FANDOM


Laelia

Laelia anceps plate
Laelia anceps from
Lindenia Iconographie des Orchidées

Scientific Classification
Kingdom: Plantae
Division: Magnoliophyta
Class: Liliopsida
Order: Asparagales
Family:Orchidaceae
Subfamily: Epidendroideae
Tribe: Epidendreae
SubTribe: Laeliinae
Alliance: Cattleya
Genus: Laelia
Lindley 1831
Type Species
Laelia speciosa


Laelia, abbreviated L in horticultural trade, is a small genus of eleven species from the orchid family (Orchidaceae).

DistributionEdit

They are found in the subtropical or temperate climate of Central America, but mostly in Mexico. Laelia speciosa is a high-elevation plant, preferring sunny, dry and cool conditions. The others grow in the rainforest with a warm, humid summer and a dry cool winter. The species L. albida, L. anceps and L. autumnalis prefer higher and cooler altitudes.

DescriptionEdit

Most are epiphytes, but a few are lithophytes, such as Laelia anceps. They are closely related to Cattleya with only the number of pollinia differing. Stems are usually short, however the stem of Laelia anceps can be more than 1 m long. The ovate pseudobulbs are clearly separate. These are about 6 - 30 cm long. One or two waxy, leathery leaves develop from each pseudobulb. This leaf can be up to 20 cm long. The inflorescence is a raceme, which can be 30 cm long, with up to eight flowers, growing from the top of the pseudobulb.

These flowers can be pink to purple, with a beautifully colored purple lip becoming white close to the column . They bloom in spring or autumn. Albino varieties are rare and therefore prized. Due to high demand for such a rare mutations, many horticultural labs use modern tissue culture or mericloning techniques to increase their availability.

This is one of the most important and popular orchid genera, because of the beautiful flowers, their genetic properties and because they are fairly easy in culture. Laelia species readily form hybrids within the genus, and with other genera, including Cattleya (x Laeliocattleya, more than 2,000 species), Brassavola, Rhyncholaelia, and Sophronitis. The majority of orchid hybrids belong to this category, i.e. x Sophrolaeliocattleya, x Brassolaeliocattleya and a number of other variations.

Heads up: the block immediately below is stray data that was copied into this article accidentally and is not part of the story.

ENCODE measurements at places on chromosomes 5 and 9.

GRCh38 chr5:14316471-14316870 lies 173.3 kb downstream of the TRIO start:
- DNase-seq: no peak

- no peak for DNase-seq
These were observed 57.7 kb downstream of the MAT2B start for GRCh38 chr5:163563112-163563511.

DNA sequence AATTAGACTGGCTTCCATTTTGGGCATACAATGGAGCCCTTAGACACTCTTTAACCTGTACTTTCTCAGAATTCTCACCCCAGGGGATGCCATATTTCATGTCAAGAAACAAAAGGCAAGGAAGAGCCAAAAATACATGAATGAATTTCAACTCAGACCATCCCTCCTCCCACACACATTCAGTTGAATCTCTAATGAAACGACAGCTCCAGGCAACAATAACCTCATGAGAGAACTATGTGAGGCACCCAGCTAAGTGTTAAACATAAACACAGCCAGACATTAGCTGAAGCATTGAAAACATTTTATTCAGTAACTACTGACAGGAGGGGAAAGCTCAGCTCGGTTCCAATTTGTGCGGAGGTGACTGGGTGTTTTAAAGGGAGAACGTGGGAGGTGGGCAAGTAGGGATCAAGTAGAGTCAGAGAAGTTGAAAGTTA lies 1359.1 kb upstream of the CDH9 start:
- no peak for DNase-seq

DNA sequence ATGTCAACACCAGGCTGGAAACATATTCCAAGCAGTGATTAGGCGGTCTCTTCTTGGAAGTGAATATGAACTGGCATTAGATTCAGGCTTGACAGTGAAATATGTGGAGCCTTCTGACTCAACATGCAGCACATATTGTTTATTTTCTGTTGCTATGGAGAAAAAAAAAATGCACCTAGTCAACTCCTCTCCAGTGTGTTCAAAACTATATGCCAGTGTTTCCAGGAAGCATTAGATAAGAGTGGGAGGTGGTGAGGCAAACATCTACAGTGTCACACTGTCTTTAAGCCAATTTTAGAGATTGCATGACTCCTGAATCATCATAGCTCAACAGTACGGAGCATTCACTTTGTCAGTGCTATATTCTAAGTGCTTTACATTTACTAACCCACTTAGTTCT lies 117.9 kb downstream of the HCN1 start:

CultureEdit

Members of this genus tend to be fairly easy in culture, and some plants are surprisingly drought-tolerant. Culture is highly dependent upon the natural habitat of the species in question, although many do well as mounted specimens so that the roots receive plenty of air circulation and a sharp wet-and-dry cycle. Plants also can be grown in bark.

NamingEdit

The genus is probably named after Laelia, one of the Vestal Virgins. Another possibility is the name borne by female members of the Roman patrician family of Laelius.

SynonymsEdit

  1. Amalias Hoffmannsegg 1842

TaxonomyEdit

Many species from South America, which used to belong to Laelia, are now classified under Sophronitis (van den Berg and Chase Lindleyana 15 (2), page 115, June 2000). The taxonomic status of some of these species is somewhat in doubt as they were moved there on the basis of molecular phylogeny. It seems likely that some growers and taxonomists will reject these changes, and continue to accept these "Sophronitis" species as laelias.

Species Edit

ReferencesEdit

This page uses Creative Commons Licensed content from Wikipedia (view authors). Smallwikipedialogo.png

Ad blocker interference detected!


Wikia is a free-to-use site that makes money from advertising. We have a modified experience for viewers using ad blockers

Wikia is not accessible if you’ve made further modifications. Remove the custom ad blocker rule(s) and the page will load as expected.